Real estate in Charente-Maritime: “You don't have to be a social housing tenant to access real estate”

Real estate in Charente-Maritime: “You don’t have to be a social housing tenant to access real estate”

MDespite an economic context disrupted by the economic crisis, access to real estate remains popular among the French. According to the National Institute for Statistics and Economic Studies, 57.2% of French people will own a house in 2023. In the La Rochelle region, social landlords have…

MDespite an economic context disrupted by the economic crisis, access to real estate remains popular among the French. According to the National Institute for Statistics and Economic Studies, 57.2% of French people will own a house in 2023. In the La Rochelle region, social landlords offer programs to access real estate. “We have been selling about twenty homes from our old stock for about fifteen years. This will allow us to acquire equity and allow the residents of Rochelle to become owners,” argues Julie Chaumont, communications manager of the public housing agency (OPH) of the La Rochelle agglomeration.

An opening to the new

The OPH has been offering new homes for two years now. Last year, thirty-nine homes were sold in La Rochelle. An approach that is aimed at everyone. “You don’t have to be a tenant of social housing to become an owner of real estate,” emphasizes Julie Chaumont, because prejudices about social housing can be difficult to convince some starters. Naturally, this social access to property takes into account the ceilings of available resources.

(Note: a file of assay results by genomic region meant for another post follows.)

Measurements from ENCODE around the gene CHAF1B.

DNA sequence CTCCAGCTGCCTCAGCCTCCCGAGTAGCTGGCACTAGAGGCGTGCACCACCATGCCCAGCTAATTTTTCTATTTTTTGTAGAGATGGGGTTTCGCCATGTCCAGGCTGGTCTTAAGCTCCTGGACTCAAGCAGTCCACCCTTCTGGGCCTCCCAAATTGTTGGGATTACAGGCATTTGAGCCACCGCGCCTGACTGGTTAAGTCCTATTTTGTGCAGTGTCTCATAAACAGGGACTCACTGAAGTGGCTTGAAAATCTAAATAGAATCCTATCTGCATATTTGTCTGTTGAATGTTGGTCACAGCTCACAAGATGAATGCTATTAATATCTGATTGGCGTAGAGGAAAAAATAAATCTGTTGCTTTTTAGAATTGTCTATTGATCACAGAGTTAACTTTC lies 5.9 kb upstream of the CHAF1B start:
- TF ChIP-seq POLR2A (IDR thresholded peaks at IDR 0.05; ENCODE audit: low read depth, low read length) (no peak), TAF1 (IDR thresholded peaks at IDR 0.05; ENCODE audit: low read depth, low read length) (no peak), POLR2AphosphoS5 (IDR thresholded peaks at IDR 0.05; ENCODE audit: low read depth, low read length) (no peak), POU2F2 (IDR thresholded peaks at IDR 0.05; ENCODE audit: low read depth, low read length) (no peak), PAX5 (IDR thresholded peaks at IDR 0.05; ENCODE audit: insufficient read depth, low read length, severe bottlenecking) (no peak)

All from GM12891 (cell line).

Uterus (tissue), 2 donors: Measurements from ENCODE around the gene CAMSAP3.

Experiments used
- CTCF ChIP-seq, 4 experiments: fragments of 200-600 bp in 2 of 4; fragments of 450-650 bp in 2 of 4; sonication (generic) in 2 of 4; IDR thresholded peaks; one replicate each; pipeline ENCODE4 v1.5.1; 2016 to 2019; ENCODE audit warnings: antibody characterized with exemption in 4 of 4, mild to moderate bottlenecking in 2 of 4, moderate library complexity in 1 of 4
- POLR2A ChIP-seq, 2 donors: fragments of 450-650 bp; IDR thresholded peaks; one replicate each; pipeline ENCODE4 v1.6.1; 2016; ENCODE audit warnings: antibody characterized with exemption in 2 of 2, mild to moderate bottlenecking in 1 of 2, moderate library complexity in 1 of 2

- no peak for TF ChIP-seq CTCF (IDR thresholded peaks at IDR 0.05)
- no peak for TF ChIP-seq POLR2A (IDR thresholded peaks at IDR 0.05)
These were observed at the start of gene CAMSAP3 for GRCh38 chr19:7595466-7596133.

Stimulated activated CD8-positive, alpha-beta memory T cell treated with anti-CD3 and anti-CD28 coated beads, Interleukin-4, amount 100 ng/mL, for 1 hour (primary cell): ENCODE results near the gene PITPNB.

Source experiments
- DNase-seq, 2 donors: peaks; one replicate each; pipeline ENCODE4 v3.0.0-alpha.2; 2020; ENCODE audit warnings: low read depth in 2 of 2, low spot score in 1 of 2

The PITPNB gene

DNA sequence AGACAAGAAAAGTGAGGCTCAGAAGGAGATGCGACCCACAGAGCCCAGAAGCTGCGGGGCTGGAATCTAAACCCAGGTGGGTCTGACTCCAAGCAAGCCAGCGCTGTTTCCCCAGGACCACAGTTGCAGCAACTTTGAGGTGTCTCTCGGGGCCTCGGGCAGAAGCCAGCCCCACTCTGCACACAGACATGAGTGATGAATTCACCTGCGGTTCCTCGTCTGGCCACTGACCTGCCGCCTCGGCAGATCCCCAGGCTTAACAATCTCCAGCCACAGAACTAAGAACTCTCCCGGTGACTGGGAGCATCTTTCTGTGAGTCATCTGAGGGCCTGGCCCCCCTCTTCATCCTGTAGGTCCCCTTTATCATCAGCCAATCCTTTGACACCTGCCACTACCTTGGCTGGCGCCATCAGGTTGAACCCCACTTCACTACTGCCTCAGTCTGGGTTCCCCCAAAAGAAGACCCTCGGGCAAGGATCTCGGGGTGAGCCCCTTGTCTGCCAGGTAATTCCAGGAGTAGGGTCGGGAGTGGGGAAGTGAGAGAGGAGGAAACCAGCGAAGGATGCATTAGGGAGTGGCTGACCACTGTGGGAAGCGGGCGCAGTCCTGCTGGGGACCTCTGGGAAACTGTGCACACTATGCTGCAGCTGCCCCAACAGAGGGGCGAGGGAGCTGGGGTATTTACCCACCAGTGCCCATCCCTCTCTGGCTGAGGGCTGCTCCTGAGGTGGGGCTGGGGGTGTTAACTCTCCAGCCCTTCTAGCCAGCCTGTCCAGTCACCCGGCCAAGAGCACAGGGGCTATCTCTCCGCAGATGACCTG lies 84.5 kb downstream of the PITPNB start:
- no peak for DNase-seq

The BRS system is popular

Real estate projects are taking shape through various schemes, the social rental loan (PSLA) and the real solidarity rent (BRS), which are increasingly emerging.

The PSLA is a two-phase ownership system: a leasing phase followed by an acquisition phase. Households subject to a resource ceiling thus become owners of their main residence, at a controlled price, with the status of tenant-buyer. “We have 90% access through the PSLA,” says Julie Chaumont, determined to change the image of social housing by explaining that certain systems can be accessible to non-tenants through social rental contracts. This is especially the case thanks to the BRS system. The latter decouples land and buildings to lower the price of housing. This concerns an above-ground accession, the buyers are not owners of the land.

Lower income limits

Since October 2023, a decree published in the Official Journal has redesigned the zoning of the agglomeration, placing La Rochelle, Aytré and Châtelaillon-Plage in so-called “hypertensive” zones. This new classification has reshuffled the resource ceiling cards, expanding the right to own property to certain people who previously could not. For example, the income ceilings in force since January 1, 2024 (based on the reference tax income N-2) to benefit from the PSLA and BRS systems are EUR 37,581 for a person in zone A and EUR 56,169 for two people in zone A.

The social landlord Habitat 17 develops programs in new construction through the BRS. “This system is being developed on the islands (Ré and Oléron) and the latter on Houmeau,” the communications department indicates. By May 2024, 14 new housing units should also be built in La Jarne through the OPH.

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